Cenci A.M.,University of Erechim |
Ugalde M.L.,University of Erechim |
Ugalde M.L.,Federal Institute of Farroupilha |
Steffens J.,University of Erechim |
And 3 more authors.
Food Technology and Biotechnology | Year: 2015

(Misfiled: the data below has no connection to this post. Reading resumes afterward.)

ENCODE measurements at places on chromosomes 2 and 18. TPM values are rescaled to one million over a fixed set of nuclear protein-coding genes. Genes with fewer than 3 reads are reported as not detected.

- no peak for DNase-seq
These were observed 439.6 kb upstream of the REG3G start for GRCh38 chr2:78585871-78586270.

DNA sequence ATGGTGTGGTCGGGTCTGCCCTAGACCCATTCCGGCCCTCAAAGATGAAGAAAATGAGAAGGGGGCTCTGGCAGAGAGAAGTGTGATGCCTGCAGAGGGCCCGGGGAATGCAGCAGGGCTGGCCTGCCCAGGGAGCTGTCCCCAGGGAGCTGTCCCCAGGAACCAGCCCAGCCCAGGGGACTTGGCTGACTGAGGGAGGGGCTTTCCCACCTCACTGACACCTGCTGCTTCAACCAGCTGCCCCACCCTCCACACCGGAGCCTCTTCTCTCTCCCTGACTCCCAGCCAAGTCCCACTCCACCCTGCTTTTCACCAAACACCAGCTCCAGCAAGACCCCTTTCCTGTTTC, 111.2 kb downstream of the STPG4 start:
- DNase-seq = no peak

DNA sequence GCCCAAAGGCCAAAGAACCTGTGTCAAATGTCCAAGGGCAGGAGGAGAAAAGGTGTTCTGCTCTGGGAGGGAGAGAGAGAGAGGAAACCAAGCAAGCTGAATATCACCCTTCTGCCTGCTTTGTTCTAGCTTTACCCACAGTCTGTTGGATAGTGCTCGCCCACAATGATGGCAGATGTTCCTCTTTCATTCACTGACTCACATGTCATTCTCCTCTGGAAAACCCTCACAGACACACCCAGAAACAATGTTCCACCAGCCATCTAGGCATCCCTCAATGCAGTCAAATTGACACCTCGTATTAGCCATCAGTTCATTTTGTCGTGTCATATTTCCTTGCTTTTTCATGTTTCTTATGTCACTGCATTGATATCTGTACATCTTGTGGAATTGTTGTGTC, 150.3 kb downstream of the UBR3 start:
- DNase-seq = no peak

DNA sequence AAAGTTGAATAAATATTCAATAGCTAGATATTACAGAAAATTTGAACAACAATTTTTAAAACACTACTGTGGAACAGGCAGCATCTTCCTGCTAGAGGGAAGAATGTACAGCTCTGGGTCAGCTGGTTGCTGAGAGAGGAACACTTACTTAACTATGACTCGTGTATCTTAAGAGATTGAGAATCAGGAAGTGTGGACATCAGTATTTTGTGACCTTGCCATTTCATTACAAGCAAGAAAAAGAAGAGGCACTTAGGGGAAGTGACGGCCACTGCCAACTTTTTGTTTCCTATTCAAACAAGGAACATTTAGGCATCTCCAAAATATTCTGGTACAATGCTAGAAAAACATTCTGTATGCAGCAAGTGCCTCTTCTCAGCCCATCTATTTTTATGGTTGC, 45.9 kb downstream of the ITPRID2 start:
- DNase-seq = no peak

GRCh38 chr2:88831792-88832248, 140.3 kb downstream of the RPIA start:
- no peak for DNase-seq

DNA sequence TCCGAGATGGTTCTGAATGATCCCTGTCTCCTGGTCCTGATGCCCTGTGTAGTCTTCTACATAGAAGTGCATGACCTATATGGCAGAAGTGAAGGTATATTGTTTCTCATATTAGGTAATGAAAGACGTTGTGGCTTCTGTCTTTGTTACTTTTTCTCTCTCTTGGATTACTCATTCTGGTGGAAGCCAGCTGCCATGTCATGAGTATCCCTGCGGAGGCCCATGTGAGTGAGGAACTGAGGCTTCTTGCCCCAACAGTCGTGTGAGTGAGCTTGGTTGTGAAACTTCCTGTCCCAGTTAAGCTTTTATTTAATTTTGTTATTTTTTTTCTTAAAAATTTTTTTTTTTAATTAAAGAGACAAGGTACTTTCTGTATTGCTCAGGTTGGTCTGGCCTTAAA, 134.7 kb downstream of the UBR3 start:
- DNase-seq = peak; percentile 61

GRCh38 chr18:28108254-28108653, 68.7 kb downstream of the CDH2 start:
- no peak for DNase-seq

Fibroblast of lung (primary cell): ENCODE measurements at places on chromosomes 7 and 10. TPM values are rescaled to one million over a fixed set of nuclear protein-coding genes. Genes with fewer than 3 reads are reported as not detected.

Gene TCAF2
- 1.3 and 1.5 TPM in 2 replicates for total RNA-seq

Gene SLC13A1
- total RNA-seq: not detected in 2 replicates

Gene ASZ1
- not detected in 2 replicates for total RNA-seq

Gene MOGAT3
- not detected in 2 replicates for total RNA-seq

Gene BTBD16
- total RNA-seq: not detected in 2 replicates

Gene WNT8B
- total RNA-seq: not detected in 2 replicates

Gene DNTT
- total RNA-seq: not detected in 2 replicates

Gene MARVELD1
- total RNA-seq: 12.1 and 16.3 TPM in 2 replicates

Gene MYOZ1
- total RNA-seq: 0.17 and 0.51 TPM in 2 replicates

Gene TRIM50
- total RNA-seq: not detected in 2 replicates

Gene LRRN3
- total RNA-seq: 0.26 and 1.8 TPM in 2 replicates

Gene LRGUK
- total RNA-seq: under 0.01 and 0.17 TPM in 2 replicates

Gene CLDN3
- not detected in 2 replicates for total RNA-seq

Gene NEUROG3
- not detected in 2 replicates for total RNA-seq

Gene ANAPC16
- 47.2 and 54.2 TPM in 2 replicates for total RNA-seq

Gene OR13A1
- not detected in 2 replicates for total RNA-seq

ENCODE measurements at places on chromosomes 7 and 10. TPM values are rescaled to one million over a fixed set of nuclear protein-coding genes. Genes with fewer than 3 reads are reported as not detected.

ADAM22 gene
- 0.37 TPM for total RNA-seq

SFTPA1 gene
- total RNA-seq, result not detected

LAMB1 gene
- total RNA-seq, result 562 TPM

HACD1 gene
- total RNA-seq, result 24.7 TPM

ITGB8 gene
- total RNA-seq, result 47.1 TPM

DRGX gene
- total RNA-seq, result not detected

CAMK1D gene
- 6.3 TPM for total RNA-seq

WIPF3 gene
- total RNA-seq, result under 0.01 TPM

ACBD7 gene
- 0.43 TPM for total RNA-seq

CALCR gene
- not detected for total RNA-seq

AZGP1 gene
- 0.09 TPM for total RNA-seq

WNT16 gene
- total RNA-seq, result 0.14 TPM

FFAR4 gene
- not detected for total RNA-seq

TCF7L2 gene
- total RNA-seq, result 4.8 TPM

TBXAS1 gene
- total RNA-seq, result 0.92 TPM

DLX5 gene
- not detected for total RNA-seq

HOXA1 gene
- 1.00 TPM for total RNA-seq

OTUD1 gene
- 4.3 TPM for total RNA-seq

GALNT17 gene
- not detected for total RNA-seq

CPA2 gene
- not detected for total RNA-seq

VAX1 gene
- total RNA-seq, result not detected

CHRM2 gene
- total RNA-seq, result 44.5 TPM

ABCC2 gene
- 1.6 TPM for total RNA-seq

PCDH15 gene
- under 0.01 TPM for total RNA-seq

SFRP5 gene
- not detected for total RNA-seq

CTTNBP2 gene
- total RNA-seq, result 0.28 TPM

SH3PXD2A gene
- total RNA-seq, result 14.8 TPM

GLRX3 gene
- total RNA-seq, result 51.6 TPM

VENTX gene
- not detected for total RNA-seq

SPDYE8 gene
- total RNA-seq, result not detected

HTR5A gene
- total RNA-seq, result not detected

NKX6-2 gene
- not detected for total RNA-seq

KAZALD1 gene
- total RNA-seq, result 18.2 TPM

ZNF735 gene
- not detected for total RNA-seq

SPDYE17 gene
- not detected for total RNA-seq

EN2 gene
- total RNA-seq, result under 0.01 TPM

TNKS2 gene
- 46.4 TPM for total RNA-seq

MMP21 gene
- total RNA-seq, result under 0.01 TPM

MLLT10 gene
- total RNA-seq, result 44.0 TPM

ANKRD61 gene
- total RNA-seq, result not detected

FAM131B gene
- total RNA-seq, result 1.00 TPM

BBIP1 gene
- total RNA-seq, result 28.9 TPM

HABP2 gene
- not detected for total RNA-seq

The goal of this study is to evaluate the in vitro effects of rosemary, salvia, oregano and clove oils at volume fractions of 1000, 750, 500, 250, 100, 50, 26, 10 and 5 μL/mL (100, 75, 50, 25, 10, 5, 3, 1 and 0.5 %) on the growth of contaminating fungi in salami. The in vitro effect of the oils against fungal growth was indicated by zones of inhibition. Rosemary oil showed an inhibition zone of 9.6 mm only at the maximal volume fraction (1000 μL/mL). Salvia oil showed inhibition zones of 12.2, 11.2 and 10.5 mm only at the three highest fractions tested. Based on the inhibition zones, clove oil at 125 and 250 μL/mL, oregano oil at 250 and 500 μL/mL and a mixture (1:1 by volume) of the two oils at 100 μL/mL were selected to be applied to the surface of salamis. A significant reduction of fungal growth in all of the oil-treated samples was confirmed by visual inspection. A sensory analysis revealed that the samples treated with 125 μL/mL of clove oil or 100 μL/mL of a mixture of oregano and clove oil showed no significant flavour differences compared with the control. Carvacrol and eugenol were the principal compounds in oregano and clove oils, respectively, and were most likely responsible for the antifungal activity. Source